Recent advances in technology have made it possible to create a therapy that is suited to target an individual's tumour.
Two experimental treatments for skin cancer, tailor-made to target a particular patient's tumours, proved safe in small-scale trials, their developers reported Wednesday.
The vaccines also triggered an immune response to tumour cells, they said, although this does not necessarily equate to a cure. These are the first drug trials in humans with personalised vaccines directed at neoantigens -- molecules, caused by DNA mutations, found in cancer cells. The results of both were published in the journal Nature.
Neoantigens do not appear in normal cells of the human body, making them an ideal target for cancer therapy. Conventional treatments such as chemotherapy kill healthy cells as well as sick ones, with severe side-effects for patients. "The vaccine was shown to be feasible, safe and consistently immunogenic (producing an immune response) in all patients vaccinated," study co-author Patrick Ott of the Dana-Farber Cancer Institute in Boston said of the first vaccine, dubbed NeoVax.
Unlike a traditional vaccine that prevents disease, the aim of NeoVax is to prevent cancer from recurring in melanoma skin cancer patients after their tumours have been surgically removed. For the time being, the team cannot conclude that their vaccine has this effect.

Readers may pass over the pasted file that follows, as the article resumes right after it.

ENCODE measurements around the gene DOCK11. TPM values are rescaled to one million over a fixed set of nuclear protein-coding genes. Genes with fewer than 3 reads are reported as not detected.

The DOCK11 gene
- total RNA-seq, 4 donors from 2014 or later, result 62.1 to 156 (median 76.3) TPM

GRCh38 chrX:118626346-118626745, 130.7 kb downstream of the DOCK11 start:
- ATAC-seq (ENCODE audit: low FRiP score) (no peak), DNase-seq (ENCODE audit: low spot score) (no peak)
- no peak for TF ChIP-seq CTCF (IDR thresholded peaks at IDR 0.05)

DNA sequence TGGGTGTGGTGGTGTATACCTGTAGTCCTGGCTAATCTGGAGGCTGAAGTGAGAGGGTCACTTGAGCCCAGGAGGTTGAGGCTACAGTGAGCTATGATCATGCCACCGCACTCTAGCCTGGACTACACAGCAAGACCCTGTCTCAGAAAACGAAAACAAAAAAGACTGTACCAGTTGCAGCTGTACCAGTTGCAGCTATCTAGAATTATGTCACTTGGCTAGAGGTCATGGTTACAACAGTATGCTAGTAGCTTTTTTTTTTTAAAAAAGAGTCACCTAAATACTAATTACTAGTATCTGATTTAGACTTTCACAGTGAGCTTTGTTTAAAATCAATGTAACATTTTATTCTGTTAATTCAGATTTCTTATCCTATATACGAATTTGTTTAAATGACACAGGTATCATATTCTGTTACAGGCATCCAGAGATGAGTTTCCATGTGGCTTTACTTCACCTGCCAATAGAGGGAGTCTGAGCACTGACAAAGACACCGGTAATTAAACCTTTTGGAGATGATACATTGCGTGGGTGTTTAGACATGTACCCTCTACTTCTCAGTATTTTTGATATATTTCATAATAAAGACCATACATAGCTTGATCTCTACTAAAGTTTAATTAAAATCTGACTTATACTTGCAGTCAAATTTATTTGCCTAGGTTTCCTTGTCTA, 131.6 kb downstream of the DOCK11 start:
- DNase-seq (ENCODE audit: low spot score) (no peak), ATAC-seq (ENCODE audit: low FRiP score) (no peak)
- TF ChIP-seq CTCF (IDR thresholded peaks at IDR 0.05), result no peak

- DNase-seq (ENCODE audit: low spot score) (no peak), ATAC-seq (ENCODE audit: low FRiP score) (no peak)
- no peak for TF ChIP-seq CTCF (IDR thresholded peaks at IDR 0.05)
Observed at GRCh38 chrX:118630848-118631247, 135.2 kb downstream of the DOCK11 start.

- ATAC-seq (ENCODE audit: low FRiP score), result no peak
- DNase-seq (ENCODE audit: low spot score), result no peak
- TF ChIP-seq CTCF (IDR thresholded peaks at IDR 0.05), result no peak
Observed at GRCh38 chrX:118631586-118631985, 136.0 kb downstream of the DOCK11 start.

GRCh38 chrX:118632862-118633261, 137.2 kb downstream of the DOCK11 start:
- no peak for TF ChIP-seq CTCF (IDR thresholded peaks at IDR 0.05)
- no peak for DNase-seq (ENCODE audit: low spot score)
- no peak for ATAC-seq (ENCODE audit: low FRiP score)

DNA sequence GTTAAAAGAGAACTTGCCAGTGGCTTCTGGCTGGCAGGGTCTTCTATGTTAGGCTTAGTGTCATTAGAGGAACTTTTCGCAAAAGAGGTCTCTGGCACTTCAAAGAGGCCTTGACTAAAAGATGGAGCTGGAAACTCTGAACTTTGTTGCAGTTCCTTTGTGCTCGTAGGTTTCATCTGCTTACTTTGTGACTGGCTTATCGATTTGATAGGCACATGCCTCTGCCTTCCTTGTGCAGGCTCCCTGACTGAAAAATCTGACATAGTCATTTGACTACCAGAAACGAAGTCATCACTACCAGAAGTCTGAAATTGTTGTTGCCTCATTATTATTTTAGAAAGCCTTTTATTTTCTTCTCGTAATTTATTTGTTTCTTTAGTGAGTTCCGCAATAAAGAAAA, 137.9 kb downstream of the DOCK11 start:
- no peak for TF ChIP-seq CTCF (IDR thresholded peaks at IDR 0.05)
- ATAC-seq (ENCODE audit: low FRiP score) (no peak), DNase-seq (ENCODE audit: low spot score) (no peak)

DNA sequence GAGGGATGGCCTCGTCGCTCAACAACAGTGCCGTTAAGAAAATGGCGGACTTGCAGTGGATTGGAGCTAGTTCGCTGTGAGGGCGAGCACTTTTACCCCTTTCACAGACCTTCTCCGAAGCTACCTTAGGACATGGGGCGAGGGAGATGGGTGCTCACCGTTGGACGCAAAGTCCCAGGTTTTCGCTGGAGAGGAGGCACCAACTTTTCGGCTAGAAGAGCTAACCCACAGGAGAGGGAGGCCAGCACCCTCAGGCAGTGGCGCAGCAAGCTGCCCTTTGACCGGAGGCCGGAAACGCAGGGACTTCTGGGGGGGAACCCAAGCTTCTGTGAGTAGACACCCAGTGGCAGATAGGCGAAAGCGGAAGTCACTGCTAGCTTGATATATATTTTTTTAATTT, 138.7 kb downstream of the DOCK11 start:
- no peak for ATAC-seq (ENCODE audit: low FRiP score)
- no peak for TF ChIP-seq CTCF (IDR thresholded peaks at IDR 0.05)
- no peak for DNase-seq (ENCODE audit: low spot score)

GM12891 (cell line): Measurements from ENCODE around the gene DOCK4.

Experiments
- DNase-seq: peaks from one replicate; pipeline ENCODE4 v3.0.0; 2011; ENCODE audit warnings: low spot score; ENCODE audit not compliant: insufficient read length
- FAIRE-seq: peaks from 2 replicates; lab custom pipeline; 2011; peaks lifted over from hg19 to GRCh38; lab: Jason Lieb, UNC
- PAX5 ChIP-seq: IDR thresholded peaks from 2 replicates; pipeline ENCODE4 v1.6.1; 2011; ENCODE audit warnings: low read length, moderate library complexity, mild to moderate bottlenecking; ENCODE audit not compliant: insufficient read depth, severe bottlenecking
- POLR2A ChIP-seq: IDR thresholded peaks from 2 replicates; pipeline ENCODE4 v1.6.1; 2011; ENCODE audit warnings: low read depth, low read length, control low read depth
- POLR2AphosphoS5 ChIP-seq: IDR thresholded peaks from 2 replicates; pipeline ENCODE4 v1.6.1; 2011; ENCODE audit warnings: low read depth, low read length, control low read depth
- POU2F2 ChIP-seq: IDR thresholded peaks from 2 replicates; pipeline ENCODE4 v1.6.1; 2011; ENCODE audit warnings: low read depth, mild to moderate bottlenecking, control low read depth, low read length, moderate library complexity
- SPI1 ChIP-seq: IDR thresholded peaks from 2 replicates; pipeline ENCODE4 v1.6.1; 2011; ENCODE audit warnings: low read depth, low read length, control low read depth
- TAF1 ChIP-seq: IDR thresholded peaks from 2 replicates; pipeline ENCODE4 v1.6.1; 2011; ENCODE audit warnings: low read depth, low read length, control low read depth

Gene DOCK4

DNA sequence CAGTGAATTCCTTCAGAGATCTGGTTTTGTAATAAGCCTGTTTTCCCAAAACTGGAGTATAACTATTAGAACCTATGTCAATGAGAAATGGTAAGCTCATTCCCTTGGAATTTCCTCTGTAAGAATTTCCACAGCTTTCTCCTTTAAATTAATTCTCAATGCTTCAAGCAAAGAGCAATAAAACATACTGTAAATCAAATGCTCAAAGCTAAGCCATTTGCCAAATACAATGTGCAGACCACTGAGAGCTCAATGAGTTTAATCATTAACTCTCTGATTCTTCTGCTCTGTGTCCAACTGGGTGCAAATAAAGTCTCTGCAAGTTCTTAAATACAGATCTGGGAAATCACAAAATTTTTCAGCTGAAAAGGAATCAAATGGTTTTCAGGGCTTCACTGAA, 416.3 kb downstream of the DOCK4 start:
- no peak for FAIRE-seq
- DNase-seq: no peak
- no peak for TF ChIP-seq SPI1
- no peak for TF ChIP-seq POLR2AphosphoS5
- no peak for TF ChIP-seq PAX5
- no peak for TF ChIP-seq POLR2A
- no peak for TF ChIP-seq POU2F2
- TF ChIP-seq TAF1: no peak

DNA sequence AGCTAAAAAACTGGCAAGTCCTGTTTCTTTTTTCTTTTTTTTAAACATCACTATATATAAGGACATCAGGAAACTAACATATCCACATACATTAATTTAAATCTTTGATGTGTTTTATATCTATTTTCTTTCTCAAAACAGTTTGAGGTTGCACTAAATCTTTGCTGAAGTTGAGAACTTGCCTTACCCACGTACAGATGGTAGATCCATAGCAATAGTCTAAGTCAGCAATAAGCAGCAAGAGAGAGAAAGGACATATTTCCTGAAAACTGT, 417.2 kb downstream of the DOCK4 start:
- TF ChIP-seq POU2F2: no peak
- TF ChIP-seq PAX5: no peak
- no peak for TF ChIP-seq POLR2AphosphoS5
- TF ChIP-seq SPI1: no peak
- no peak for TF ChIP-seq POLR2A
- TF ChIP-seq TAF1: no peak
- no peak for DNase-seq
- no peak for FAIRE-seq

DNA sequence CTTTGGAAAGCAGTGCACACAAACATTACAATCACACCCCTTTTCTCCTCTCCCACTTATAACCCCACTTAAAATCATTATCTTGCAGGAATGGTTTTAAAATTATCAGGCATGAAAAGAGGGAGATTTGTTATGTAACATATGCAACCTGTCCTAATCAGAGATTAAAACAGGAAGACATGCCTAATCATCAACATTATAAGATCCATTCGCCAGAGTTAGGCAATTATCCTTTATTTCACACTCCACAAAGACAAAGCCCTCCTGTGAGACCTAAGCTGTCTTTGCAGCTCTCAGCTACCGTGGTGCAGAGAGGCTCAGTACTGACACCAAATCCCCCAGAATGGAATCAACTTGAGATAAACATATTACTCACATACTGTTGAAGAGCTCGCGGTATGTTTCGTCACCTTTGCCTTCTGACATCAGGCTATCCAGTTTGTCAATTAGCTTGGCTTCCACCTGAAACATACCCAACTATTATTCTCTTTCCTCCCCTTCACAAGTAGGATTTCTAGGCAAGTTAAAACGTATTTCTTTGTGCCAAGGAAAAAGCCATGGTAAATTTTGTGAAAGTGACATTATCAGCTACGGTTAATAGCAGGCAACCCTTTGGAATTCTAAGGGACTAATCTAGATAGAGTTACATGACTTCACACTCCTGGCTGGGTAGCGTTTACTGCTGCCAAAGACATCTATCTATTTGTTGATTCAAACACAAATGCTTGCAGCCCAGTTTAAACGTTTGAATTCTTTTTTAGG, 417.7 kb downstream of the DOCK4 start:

They tested the therapy in a Phase I safety trial on six melanoma survivers. Twenty-five months later, on average, four had not had a recurrence. But this is not conclusive. "The number of patients who were treated is low, so there is certainly a likelihood that these patients would have stayed cancer-free without vaccine," said Ott. Typically, at least half of melanoma patients relapse within two years.
Ott said there is already one type of cancer vaccine, for prostate cancer, on the market, but it is not widely used. Another, for lung, bladder, and skin cancer, is undergoing a Phase II efficacy trial, in combination with another drug. "We've long recognised in cancer that every patient's tumour is different," the team said in a statement. "With recent advances in technology, it's now becoming possible to create a therapy that's suited to target an individual's tumour."
The NeoVax treatment contained up to 20 neoantigens derived from patient tumours. The researchers sequenced the DNA of tumour cells and healthy cells from each person to identify cancer-specific mutations and pinpoint the neoantigens involved. The patients had their immune systems "trained" to recognise these molecules, with the goal of stimulating an attack.
In a second study published in the same journal, a team tested another personalised vaccine on 13 people with melanoma. This vaccine was similarly safe and induced an immune response, they concluded. "The two studies confirm the potential of this type of approach," Cornelis Melief of the Leiden University Medical Center in the Netherlands wrote in a comment. Next-phase trials in larger groups of participants are now needed, he said, "to establish the efficacy of these vaccines."